Ancestry vs. Culture
When two peoples meet and mingle, there will be some level of cultural transmission - and perhaps assimilation. Spirit Island has this in both directions: the Kingdom of Sweden can convert Dahan to their cause (via policies that favor and protect locals who voluntarily join their rule), and the Power Card "Call of the Dahan Ways" can call Invaders to a way of life like the Dahan's.
I knew from the start that I needed to include some amount of assimilation (Spirit Island slightly downplays it vs. historically, as mentioned above), and the simple, straightforward way to represent it was simply to replace a Dahan piece with a Town or vice versa. But for a while, I felt weird about that solution, and I continued with it only because I couldn't come up with a good replacement. I eventually realized I was subconsciously assuming that pieces represented both race and culture - and replacing one type of piece with another means rather different things in those two different contexts!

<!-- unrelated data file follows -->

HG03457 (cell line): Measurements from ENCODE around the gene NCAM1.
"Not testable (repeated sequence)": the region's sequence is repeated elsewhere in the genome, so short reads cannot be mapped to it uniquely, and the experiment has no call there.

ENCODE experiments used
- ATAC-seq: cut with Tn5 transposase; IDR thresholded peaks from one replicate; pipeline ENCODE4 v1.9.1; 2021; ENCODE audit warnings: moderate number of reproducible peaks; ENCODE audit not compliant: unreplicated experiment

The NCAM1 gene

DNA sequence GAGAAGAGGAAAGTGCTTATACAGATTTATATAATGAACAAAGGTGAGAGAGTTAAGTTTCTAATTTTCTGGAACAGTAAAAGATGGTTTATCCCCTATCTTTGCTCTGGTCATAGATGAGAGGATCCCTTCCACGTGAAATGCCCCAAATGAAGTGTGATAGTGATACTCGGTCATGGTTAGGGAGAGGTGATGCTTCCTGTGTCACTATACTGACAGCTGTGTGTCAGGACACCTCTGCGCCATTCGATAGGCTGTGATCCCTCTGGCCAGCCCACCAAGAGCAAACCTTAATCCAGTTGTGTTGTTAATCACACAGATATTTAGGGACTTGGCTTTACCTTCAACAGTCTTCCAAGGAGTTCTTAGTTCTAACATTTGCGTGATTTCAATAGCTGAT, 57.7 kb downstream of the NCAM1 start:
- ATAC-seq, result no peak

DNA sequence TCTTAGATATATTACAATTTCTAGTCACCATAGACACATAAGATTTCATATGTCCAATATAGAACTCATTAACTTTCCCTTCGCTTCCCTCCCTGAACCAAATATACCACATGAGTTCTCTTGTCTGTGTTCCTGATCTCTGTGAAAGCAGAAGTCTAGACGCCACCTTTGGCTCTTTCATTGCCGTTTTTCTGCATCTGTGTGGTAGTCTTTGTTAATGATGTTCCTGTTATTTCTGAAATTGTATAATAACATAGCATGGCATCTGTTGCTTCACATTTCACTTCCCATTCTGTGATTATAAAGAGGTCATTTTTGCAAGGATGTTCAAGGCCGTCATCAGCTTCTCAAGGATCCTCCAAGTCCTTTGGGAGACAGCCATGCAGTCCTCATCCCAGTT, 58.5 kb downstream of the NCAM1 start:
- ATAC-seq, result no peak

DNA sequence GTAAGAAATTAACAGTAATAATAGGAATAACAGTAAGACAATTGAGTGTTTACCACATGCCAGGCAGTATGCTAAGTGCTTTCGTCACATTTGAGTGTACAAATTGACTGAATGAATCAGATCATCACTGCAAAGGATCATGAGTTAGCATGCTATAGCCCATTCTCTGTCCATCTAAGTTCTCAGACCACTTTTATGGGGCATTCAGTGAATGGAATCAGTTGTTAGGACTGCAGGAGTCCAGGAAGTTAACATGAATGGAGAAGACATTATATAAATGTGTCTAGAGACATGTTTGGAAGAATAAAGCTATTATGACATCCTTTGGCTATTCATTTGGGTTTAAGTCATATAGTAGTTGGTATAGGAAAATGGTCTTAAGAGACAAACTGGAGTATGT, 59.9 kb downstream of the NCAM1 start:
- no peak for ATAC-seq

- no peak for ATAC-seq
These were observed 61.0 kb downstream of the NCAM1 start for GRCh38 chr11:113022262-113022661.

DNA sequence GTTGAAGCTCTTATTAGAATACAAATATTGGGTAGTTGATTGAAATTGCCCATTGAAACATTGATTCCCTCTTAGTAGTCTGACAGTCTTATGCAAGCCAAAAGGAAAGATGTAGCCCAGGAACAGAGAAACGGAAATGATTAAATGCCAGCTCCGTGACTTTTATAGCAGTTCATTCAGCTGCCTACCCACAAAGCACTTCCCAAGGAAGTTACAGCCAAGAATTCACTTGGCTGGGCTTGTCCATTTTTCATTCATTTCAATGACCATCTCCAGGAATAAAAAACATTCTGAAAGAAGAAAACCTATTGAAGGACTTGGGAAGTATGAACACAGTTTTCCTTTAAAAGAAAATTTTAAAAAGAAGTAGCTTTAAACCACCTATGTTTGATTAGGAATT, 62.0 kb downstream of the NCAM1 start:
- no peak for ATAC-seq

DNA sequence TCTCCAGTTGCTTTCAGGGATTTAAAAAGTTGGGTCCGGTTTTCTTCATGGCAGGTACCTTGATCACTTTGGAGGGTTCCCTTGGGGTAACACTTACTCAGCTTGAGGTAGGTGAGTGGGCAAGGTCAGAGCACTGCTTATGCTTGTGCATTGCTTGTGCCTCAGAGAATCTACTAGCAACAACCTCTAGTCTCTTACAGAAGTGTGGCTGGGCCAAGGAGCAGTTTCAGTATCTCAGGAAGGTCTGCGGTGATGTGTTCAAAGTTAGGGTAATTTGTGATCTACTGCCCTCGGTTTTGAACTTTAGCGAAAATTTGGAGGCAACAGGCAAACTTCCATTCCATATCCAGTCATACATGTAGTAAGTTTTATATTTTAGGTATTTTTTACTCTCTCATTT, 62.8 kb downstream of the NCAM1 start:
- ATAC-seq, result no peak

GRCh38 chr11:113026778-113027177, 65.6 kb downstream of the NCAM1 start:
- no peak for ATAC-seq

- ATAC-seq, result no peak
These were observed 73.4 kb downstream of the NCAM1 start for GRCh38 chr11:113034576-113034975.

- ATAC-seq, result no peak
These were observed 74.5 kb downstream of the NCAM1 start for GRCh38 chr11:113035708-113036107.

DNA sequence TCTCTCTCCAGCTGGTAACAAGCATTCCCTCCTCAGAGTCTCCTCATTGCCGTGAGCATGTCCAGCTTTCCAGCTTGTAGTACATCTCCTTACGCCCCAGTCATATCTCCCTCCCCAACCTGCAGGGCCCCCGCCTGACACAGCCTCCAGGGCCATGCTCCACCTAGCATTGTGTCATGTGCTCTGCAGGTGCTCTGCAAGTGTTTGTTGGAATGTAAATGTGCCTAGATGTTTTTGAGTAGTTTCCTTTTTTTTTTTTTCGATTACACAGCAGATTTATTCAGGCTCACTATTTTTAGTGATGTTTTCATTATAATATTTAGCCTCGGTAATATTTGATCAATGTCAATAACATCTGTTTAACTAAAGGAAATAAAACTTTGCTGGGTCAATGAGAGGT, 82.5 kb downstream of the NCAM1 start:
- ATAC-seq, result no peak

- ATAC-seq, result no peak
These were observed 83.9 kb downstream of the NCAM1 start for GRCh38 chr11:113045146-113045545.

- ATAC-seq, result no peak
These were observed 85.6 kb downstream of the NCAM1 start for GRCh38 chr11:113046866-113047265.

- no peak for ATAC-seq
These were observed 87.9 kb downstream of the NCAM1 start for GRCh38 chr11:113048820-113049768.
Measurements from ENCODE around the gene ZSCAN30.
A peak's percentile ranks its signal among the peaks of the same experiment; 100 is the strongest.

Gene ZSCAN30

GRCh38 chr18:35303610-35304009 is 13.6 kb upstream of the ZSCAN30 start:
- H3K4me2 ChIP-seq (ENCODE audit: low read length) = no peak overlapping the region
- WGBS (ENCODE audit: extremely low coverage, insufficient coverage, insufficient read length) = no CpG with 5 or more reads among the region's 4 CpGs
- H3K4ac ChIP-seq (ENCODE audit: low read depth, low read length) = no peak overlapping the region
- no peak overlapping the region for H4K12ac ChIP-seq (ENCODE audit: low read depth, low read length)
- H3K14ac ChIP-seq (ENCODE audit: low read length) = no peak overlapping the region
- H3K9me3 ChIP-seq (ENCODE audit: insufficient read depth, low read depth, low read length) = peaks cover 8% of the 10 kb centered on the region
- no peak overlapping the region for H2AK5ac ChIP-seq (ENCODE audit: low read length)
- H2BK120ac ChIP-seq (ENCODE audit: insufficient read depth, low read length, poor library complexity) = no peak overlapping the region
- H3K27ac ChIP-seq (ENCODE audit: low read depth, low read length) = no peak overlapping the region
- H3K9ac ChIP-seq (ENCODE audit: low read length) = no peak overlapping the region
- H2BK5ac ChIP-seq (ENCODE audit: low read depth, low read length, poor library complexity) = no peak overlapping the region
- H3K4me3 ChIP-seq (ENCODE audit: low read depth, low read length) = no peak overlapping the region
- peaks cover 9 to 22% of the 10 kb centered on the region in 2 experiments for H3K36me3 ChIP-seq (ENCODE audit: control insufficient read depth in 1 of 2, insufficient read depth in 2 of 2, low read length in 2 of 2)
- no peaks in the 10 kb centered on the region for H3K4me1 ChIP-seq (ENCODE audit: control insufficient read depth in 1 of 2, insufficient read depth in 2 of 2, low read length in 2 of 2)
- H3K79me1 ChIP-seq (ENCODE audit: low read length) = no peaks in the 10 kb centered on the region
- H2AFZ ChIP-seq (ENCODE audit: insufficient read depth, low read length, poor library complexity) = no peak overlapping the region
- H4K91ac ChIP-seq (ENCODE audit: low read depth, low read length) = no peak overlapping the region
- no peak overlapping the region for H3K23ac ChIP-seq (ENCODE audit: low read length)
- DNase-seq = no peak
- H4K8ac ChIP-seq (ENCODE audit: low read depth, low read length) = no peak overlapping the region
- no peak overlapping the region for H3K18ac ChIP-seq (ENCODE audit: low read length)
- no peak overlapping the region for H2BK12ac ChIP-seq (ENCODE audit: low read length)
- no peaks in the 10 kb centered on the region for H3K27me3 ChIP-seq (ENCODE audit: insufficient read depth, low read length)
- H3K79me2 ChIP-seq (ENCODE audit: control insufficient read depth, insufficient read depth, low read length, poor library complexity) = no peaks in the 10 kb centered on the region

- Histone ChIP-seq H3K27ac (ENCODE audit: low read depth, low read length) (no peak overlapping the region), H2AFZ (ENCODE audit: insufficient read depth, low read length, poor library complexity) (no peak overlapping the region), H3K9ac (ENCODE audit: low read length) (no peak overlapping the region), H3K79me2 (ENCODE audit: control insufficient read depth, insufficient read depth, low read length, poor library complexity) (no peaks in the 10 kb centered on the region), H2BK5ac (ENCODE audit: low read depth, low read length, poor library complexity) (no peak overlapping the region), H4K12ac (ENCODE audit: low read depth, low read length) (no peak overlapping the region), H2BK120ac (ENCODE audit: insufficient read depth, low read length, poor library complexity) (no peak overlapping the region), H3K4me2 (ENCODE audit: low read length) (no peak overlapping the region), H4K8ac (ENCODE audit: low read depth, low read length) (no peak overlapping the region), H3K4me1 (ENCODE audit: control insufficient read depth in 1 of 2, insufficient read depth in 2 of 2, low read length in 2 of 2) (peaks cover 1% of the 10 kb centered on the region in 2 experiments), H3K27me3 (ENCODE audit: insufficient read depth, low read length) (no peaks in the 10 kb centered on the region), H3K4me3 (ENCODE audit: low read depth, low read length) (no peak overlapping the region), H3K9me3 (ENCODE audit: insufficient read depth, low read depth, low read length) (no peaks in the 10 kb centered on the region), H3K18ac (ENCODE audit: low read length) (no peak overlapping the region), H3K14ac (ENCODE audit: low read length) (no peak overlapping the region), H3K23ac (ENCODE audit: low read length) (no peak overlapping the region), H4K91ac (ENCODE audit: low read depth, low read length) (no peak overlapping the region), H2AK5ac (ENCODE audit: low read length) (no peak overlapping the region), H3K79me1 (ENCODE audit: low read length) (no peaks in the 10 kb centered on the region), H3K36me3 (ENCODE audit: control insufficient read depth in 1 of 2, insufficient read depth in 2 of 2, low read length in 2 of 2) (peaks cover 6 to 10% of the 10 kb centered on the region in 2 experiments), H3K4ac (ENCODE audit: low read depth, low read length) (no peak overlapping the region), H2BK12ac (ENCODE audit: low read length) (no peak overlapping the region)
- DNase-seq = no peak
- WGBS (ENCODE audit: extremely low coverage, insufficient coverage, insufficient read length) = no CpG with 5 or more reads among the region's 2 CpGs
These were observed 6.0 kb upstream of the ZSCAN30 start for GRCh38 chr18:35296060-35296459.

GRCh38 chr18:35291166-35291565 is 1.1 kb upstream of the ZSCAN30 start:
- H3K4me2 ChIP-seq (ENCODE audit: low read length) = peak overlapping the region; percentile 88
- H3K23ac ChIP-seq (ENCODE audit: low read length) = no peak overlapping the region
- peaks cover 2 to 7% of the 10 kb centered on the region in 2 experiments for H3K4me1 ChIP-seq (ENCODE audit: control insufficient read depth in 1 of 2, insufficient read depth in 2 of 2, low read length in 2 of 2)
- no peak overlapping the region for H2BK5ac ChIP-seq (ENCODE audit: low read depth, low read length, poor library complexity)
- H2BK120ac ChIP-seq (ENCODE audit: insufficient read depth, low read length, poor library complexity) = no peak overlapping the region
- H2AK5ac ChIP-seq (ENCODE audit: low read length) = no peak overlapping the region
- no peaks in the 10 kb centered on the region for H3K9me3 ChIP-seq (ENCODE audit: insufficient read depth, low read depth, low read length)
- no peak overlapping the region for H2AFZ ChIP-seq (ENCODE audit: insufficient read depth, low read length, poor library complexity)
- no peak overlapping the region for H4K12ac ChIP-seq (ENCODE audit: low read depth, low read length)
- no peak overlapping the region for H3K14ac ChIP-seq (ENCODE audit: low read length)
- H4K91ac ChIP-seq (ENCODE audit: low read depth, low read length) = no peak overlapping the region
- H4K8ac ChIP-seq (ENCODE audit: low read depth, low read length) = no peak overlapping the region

At that point, I formalized that whether a set of humans is represented by a Dahan or Invader piece represents culture - or, a little more precisely, how that set of humans interacts with the land, the Spirits, and each other.